Session Type: ACR Concurrent Abstract Session
Session Time: 2:30PM-4:00PM
Background/Purpose: BMD is a strong predictor of fracture risk in untreated patients. Recent evidence suggests that BMD achieved during treatment also reflects fracture risk; thus, T-scores are being considered as a target to guide osteoporosis treatment. In the Active-Controlled Fracture Study in Postmenopausal Women with Osteoporosis at High Risk trial (ARCH [NCT01631214]), romosozumab (Romo), an investigational bone-forming agent with a dual effect of increasing bone formation and decreasing bone resorption, followed by alendronate (ALN) had greater efficacy in fracture risk reduction and BMD gains vs ALN alone (Saag NEJM 2017). Of note, a cardiovascular imbalance was observed with Romo in ARCH and a comprehensive assessment of these data is ongoing. Here we explored the relationship between T-scores achieved on-study after 1 year with Romo or ALN and subsequent fracture risk.
Methods: Postmenopausal women with osteoporosis and prior fragility fracture were randomized 1:1 to receive Romo 210mg SC QM or ALN 70mg PO QW for 12 months, followed by open-label (OL) ALN 70mg PO QW for ≥12 months, with an event-driven primary analysis. We examined change from baseline in BMD and T-scores at 12 months and the relationship between total hip T-scores at month 12 and subsequent nonvertebral (NVT) fracture rates. We also compared fractures in the OL period, including new vertebral (VT) fractures in year 2 (based on month 24 spine radiographs) and clinical, NVT, and hip fractures between arms in the full OL period.
Results: ARCH enrolled 4093 patients (2046 Romo, 2047 ALN); mean baseline T-scores were –2.96 at the lumbar spine and –2.80 at the total hip. 3465 patients (1739 Romo, 1726 ALN) received ≥1 OL ALN dose in the OL period (median 1.9 years follow-up). Mean total hip BMD increased by 6.2% for Romo and 2.8% for ALN in the first year, with increases in T-score of 0.31 and 0.15, respectively. At month 12, the achieved total hip T-score was associated with the 1-year NVT fracture rate observed in the OL period (Figure) and the relationship was independent of the drug received in the first year. During the OL period, when all patients were on ALN, patients who received Romo first had a 75% lower relative risk of new VT fracture (P<0.001), and had reductions in clinical (32%, P=0.001), NVT (19%, P=0.120), and hip (40%, P=0.041) fractures vs patients who received ALN first.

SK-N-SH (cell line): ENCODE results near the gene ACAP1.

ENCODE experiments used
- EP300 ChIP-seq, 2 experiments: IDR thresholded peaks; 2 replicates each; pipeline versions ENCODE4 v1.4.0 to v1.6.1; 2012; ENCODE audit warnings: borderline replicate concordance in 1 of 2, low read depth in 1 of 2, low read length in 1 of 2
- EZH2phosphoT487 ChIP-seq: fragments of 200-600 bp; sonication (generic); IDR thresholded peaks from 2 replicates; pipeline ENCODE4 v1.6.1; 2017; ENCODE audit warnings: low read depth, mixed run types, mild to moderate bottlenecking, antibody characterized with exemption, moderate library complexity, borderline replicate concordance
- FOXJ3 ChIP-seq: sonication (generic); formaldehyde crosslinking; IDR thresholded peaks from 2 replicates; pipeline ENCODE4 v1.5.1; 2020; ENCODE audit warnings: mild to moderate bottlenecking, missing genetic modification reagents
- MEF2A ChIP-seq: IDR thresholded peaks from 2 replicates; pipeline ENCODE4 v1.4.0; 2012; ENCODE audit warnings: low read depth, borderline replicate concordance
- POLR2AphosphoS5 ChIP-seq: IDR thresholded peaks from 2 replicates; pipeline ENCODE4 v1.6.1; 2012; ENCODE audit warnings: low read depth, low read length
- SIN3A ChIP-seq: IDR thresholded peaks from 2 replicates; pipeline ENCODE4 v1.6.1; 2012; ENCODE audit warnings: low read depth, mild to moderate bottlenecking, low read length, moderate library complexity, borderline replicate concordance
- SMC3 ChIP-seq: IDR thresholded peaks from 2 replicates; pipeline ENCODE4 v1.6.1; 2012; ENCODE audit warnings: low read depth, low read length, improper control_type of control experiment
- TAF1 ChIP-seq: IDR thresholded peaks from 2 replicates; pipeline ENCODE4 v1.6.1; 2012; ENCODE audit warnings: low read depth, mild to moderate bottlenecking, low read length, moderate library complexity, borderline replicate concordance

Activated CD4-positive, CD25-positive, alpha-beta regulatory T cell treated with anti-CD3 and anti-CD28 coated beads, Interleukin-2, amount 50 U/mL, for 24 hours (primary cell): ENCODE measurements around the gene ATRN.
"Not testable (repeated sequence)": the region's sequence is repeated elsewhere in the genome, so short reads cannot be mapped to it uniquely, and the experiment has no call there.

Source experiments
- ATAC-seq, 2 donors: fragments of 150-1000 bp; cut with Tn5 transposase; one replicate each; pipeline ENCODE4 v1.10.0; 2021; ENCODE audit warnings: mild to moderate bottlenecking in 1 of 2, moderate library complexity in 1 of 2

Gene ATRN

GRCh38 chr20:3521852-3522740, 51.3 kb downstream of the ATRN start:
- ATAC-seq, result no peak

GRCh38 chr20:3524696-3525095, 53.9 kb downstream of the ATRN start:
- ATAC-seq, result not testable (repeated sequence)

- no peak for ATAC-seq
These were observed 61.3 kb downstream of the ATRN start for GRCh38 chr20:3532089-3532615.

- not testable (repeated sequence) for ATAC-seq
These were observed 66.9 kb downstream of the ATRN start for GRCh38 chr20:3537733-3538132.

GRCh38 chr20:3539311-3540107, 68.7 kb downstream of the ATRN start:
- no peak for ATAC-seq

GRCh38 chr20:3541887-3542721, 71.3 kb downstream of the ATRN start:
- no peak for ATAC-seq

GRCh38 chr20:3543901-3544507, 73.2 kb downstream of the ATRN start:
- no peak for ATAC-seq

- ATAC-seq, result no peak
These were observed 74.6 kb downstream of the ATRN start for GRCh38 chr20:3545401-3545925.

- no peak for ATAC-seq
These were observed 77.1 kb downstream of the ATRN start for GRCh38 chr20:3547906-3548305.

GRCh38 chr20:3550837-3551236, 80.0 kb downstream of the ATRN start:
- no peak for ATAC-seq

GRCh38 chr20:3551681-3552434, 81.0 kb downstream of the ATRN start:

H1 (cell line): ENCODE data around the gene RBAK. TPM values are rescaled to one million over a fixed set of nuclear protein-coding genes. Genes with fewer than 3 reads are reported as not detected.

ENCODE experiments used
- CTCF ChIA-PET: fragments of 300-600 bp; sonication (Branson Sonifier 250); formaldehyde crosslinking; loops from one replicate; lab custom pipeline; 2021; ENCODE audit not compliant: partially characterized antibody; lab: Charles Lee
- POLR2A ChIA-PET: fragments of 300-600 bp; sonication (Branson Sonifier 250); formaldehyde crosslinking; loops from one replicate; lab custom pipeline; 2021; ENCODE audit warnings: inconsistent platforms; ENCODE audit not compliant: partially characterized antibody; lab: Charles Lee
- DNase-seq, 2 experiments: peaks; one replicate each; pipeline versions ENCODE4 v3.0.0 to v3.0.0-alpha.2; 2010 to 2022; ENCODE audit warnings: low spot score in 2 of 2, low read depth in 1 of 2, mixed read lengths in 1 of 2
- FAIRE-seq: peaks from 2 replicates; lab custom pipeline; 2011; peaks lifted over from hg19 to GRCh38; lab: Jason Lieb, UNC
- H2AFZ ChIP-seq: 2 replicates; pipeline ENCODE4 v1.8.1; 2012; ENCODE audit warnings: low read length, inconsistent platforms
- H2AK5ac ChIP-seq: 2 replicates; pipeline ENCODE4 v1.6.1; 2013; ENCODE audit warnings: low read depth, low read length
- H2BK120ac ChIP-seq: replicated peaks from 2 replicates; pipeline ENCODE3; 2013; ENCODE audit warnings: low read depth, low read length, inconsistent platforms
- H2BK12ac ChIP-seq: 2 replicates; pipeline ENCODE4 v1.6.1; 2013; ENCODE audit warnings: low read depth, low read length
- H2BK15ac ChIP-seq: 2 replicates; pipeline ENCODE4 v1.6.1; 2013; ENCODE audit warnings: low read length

Conclusion: Higher absolute total hip T-scores achieved on therapy at month 12 resulted in subsequent lower fracture risk regardless of the treatment received, with ongoing benefits from building a BMD foundation. These data support the concept of a T-score target to improve outcomes in osteoporosis treatment.
Figure: Month 12 total hip T-score and nonvertebral fracture rate during the open-label period
To cite this abstract in AMA style:Cosman F, Lewiecki EM, Ebeling PR, Hesse E, Napoli N, Crittenden DB, Rojeski M, Yang W, Libanati C, Ferrari S. T-Score As an Indicator of Fracture Risk on Therapy: Evidence from Romosozumab Vs Alendronate Treatment in the Active-Controlled Fracture Study in Postmenopausal Women with Osteoporosis at High Risk Trial [abstract]. Arthritis Rheumatol. 2018; 70 (suppl 10). https://acrabstracts.org/abstract/t-score-as-an-indicator-of-fracture-risk-on-therapy-evidence-from-romosozumab-vs-alendronate-treatment-in-the-active-controlled-fracture-study-in-postmenopausal-women-with-osteoporosis-at-high-risk-t/. Accessed October 26, 2020.
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